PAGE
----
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Vijay, Saurabh; Braun, Matthias Holger (2017): TanDEM-X digital elevation models and surface velocities of Columbia Glacier, Alaska during 2011-2016. PANGAEA,, Supplement to: Vijay, S; Braun, MH (2017): Seasonal and interannual variability of Columbia Glacier, Alaska (2011-2016): ice velocity, mass flux, surface elevation and front position. Remote Sensing, 9(6), 635,

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Alaskan glaciers are among the largest contributors to sea-level rise outside the polar ice sheets. The contributions include dynamic discharge from marine-terminating glaciers which depends on the seasonally variable ice velocity. Columbia Glacier is a large marine-terminating glacier located in Southcentral Alaska that has been exhibiting pronounced retreat since the early 1980s. Since 2010, the glacier has split into two branches, main branch and west branch. We derived a 5-year record of surface velocity, mass flux (ice discharge), surface elevation and changes in front position using a dense time series of TanDEM-X synthetic aperture radar data (2011-2016). We observed distinct seasonal velocity patterns at both branches. At the main branch, the surface velocity peaked during late winter to midsummer but reached a minimum between late summer and fall. Its near-front velocity reached up to 14 m/day in May, 2015 and dropped to 1 m/day in October, 2012. Mass flux via the main branch was strongly controlled by the seasonal and interannual fluctuations of its velocity. The west branch also exhibited seasonal velocity variations with comparably lower magnitudes. The role of subglacial hydrology on the ice velocities of Columbia Glacier is already known from the published field measurements during summers of 1987. Our observed variability in its ice velocities on a seasonal basis also suggest that they are primarily controlled by the seasonal transition of the subglacial drainage system from an inefficient to an efficient and channelized drainage networks. However, abrupt velocity increase events for short periods (2014-2015 and 2015-2016 at the main branch, and 2013-2014 at the west branch) appear to be associated with strong near-front thinning and frontal retreat. This needs further investigations on the role of other potential controlling mechanisms. On the technological side, this study demonstrates the potential of high-resolution X-band SAR missions with a short revisit interval to examine glaciological variables and controlling processes.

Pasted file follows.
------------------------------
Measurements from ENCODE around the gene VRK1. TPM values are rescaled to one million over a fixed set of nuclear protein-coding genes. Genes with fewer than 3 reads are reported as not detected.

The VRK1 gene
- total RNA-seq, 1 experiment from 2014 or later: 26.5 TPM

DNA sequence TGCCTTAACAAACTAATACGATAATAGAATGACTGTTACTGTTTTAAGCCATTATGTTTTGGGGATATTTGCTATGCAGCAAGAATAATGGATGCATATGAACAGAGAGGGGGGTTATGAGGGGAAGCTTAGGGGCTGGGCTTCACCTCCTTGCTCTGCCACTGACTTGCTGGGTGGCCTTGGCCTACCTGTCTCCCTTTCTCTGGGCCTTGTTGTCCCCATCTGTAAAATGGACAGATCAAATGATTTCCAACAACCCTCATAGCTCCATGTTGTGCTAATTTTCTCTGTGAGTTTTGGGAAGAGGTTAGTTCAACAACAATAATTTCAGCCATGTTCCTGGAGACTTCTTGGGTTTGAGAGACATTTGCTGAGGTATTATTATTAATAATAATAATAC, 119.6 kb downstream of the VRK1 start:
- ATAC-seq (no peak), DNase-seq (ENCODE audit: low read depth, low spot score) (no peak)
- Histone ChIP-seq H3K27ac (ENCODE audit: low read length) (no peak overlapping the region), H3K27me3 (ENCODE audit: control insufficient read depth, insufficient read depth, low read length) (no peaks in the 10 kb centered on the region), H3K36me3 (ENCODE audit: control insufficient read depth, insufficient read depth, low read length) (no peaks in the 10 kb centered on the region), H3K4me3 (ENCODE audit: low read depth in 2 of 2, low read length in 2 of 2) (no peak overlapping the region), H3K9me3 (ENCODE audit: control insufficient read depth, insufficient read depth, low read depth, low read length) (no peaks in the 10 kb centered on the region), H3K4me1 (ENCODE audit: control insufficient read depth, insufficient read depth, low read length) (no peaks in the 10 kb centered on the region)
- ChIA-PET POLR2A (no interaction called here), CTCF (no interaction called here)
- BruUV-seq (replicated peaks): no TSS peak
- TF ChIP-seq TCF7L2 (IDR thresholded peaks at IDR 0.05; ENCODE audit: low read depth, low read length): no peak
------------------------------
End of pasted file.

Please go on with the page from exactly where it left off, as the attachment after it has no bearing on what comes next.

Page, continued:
Further details:
Latitude: 61.219720 * Longitude: -146.895270
Date/Time Start: 2011-06-18T00:00:00 * Date/Time End: 2016-05-20T00:00:00
The study was funded by the HGF Alliance "Remote Sensing and Earth System Dynamics".
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